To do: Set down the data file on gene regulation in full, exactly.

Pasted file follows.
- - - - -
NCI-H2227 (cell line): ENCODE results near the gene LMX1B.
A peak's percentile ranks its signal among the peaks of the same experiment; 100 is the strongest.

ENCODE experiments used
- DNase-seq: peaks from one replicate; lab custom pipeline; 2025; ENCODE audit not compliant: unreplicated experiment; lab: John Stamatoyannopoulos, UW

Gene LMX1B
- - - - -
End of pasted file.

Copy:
NCI-H2227 (cell line): ENCODE results near the gene LMX1B.
A peak's percentile ranks its signal among the peaks of the same experiment; 100 is the strongest.

ENCODE experiments used
- DNase-seq: peaks from one replicate; lab custom pipeline; 2025; ENCODE audit not compliant: unreplicated experiment; lab: John Stamatoyannopoulos, UW

Gene LMX1B